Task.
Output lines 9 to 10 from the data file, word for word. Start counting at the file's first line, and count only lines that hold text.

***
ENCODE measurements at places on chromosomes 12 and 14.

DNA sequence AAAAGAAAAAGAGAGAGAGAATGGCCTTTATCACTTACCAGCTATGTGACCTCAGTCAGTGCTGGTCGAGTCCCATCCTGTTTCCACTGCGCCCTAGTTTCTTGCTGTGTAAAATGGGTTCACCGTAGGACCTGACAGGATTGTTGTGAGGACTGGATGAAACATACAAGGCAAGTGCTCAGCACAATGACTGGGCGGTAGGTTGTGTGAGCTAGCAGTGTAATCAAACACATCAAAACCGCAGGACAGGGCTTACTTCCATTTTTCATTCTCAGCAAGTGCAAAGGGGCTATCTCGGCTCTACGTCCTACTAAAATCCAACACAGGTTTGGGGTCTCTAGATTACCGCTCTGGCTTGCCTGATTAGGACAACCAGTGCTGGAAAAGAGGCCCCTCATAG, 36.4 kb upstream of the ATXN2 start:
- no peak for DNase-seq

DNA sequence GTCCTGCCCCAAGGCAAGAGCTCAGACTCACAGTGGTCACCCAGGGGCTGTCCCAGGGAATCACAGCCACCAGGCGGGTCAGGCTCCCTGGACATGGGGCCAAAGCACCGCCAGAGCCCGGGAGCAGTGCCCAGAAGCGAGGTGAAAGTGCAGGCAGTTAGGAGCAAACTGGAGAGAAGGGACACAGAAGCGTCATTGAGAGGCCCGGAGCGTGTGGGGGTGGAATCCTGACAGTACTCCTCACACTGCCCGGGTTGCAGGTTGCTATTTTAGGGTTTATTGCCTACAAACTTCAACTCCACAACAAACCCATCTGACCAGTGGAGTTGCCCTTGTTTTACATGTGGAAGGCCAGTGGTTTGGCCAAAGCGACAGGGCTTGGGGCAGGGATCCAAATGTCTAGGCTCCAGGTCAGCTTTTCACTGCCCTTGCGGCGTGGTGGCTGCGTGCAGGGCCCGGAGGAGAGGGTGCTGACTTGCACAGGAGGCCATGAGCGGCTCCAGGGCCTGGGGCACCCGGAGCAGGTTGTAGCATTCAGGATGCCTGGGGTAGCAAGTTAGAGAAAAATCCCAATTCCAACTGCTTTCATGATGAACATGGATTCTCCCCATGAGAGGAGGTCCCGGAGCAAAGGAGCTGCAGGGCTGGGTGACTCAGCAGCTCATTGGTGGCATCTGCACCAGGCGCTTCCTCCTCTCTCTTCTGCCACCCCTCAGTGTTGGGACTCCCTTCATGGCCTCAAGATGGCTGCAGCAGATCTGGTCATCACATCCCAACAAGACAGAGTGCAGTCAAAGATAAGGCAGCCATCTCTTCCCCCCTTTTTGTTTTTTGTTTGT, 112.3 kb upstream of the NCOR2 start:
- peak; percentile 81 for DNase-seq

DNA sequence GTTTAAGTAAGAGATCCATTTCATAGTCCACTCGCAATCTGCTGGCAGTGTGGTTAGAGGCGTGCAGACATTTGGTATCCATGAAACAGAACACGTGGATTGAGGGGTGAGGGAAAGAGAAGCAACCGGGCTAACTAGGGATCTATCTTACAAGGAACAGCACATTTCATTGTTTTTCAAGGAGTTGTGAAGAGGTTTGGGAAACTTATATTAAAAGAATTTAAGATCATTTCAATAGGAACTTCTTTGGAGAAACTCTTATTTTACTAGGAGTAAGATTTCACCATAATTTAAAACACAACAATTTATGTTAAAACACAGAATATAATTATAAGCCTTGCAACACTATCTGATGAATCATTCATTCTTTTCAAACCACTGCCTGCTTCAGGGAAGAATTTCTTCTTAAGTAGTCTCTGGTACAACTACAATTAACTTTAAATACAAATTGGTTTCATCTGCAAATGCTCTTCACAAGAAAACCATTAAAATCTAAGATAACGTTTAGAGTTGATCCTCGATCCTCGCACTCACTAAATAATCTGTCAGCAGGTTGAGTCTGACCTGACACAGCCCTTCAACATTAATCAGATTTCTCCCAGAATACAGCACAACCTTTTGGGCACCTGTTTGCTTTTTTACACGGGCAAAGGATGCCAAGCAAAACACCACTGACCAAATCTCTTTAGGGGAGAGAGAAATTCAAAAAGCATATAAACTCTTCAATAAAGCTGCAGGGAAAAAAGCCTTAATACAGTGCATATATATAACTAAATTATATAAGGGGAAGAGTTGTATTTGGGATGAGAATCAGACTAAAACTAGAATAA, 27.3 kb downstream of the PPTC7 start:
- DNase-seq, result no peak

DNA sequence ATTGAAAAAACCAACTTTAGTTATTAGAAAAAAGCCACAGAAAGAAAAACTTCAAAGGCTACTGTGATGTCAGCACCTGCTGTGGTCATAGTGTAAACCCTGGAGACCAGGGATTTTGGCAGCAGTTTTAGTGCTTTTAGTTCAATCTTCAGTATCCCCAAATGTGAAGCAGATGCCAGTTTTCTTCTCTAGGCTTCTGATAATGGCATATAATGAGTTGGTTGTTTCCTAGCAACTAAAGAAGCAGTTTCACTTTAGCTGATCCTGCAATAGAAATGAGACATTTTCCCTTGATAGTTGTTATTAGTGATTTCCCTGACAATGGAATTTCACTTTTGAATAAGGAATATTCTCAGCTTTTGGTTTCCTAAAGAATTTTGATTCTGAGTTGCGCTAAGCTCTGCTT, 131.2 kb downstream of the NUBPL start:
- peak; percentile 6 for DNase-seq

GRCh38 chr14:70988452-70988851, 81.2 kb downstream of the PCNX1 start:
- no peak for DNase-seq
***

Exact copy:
- peak; percentile 6 for DNase-seq

GRCh38 chr14:70988452-70988851, 81.2 kb downstream of the PCNX1 start: